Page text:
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He’s a Cool Cat

Ready for their Close-up: Lori Zanitsch, an elementary special education teacher who works in the Special School District of St. Louis County, Mo., is under doctor’s orders to have her service animal with her at all times while at this year’s NEA convention.

Service Animal Makes Debut at Representative Assembly

July 02, 2011
By Staci Maiers

When Lori Zanitsch’s doctors said she couldn’t attend any more RAs, she didn’t get mad—she grabbed her cat Cosmo.

Zanitsch is a 23-year classroom veteran and teaches elementary special education in the Special School District of St. Louis County, Mo. She’s also a Type-1 diabetic, meaning her body does not produce insulin.  During last year’s Representative Assembly, she became very ill when her blood sugar levels spiked.



Here Kitty, Kitty: Cosmo the Cat, a service animal, makes his debut at this year’s Representative Assembly in Chicago.

“My doctor told me that I couldn’t come to the RA unless [Cosmo] was with me,” said Zanitsch.  “He’s able to catch when my blood sugars are going high or going low. People give off different odors through their mouth. When your blood sugar goes higher, you have a sweeter smell.”

Cosmo, who was a rescue cat, clues in on those smells.

“If I’m sleeping, he’ll bite my finger tips or my elbows if something is not right,” explained Zanitsch. “If I’m awake, he’ll touch my leg or put his paw on me somehow if we’re sitting side by side.”

Service animals—also known as “assistance animals” or “support animals”—are categorized into three types, depending on their service. Guide and hearing animals provide services to the blind and hearing impaired, respectively, whereas service animals cover the gamut—working for persons with disabilities other than blindness or deafness.


Lori Zanitsch walks with Cosmo, her service animal, on the RA floor in Chicago.  Cosmo helps Zanitsch, who suffers from Type-1 diabetes, by monitoring any changes in her blood sugar levels.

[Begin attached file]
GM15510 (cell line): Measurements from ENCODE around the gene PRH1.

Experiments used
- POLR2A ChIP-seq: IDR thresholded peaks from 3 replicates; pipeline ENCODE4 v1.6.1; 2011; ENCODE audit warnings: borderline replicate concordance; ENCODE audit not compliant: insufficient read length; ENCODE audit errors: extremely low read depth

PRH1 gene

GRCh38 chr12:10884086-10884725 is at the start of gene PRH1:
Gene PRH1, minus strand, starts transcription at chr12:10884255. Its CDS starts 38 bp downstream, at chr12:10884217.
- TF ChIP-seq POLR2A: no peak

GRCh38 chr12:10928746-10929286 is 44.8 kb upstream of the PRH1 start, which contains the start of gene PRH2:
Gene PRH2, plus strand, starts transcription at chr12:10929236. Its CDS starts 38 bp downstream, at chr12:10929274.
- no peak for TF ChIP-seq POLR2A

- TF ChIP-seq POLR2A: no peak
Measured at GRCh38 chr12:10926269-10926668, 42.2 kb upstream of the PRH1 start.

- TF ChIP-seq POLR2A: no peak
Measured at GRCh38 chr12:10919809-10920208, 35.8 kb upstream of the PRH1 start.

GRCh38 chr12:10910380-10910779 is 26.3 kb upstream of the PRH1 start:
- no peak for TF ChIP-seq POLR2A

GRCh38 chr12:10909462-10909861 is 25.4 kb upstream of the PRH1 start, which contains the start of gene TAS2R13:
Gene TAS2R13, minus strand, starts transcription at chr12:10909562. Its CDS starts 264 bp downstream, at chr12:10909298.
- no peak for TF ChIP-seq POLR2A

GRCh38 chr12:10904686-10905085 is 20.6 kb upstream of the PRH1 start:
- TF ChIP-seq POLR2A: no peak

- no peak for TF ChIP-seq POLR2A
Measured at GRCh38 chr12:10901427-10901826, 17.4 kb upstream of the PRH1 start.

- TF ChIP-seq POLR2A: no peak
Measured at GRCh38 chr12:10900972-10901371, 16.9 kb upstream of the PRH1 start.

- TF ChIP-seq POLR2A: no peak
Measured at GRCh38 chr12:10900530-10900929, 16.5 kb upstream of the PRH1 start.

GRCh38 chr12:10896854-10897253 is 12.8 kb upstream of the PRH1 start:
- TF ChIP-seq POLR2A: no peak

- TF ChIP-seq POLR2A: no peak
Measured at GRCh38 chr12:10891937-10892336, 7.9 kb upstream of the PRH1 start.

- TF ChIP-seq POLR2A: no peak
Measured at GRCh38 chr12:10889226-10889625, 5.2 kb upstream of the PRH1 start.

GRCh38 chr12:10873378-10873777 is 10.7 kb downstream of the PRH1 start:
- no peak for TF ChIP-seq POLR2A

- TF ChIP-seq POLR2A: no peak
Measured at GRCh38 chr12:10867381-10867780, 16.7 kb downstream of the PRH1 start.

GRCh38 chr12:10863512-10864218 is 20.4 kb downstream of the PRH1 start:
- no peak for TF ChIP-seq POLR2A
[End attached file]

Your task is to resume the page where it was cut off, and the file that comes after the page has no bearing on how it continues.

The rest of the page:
“This is a fluke,” said Zanitsch, referring to how she realized Cosmo could be a service animal.  “It was my local EMTs and the ER people who finally figured it out” when she was rushed to the hospital after suffering dangerous blood sugar levels nearly four years ago.

Most organizations, like the Assistance Dog United Campaign, Paws To Freedom, Inc., and Guide Dogs for the Blind, offer opportunities for service dogs only—not cats.

“To find somebody to [train] a cat, it’s very difficult,” she added. “The cat has to be with you the entire time it’s being trained. It’s not like some other kinds of animal that go through a preliminary type of training to determine if they have the right kind of temperament.”

Cosmo does have a blog, but the newly-found fame and attention aren’t going to his head.  According to the Delta Society, a nonprofit organization dedicated to improving human health through therapy and service animals, it’s actually harmful to touch, take pictures or offer food to a service animal.

“I know that when I go out in public, I’m an oddity,” said Zanitsch, who hopes Cosmo’s debut at the RA will have a positive effect on her fellow delegates. “It’s interesting to be able to bring in a service animal and to let people know that this is something beneficial.”


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